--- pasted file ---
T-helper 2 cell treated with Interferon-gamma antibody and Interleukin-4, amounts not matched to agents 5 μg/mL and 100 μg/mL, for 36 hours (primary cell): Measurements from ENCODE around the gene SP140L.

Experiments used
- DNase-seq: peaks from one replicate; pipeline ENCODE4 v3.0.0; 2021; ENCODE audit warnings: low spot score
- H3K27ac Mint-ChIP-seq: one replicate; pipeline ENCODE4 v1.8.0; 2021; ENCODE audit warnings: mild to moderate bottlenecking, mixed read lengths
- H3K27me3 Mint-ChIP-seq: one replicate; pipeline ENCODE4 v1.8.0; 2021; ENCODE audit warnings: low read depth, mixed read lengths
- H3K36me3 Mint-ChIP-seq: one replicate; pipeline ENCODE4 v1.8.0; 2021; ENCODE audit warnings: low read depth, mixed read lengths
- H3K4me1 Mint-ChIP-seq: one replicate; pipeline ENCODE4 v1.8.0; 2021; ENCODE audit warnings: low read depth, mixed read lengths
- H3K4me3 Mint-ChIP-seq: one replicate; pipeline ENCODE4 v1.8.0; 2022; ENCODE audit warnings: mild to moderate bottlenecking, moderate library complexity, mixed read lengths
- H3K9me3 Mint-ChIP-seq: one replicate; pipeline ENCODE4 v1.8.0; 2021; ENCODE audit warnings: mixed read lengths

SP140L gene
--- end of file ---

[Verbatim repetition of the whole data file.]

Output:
T-helper 2 cell treated with Interferon-gamma antibody and Interleukin-4, amounts not matched to agents 5 μg/mL and 100 μg/mL, for 36 hours (primary cell): Measurements from ENCODE around the gene SP140L.

Experiments used
- DNase-seq: peaks from one replicate; pipeline ENCODE4 v3.0.0; 2021; ENCODE audit warnings: low spot score
- H3K27ac Mint-ChIP-seq: one replicate; pipeline ENCODE4 v1.8.0; 2021; ENCODE audit warnings: mild to moderate bottlenecking, mixed read lengths
- H3K27me3 Mint-ChIP-seq: one replicate; pipeline ENCODE4 v1.8.0; 2021; ENCODE audit warnings: low read depth, mixed read lengths
- H3K36me3 Mint-ChIP-seq: one replicate; pipeline ENCODE4 v1.8.0; 2021; ENCODE audit warnings: low read depth, mixed read lengths
- H3K4me1 Mint-ChIP-seq: one replicate; pipeline ENCODE4 v1.8.0; 2021; ENCODE audit warnings: low read depth, mixed read lengths
- H3K4me3 Mint-ChIP-seq: one replicate; pipeline ENCODE4 v1.8.0; 2022; ENCODE audit warnings: mild to moderate bottlenecking, moderate library complexity, mixed read lengths
- H3K9me3 Mint-ChIP-seq: one replicate; pipeline ENCODE4 v1.8.0; 2021; ENCODE audit warnings: mixed read lengths

SP140L gene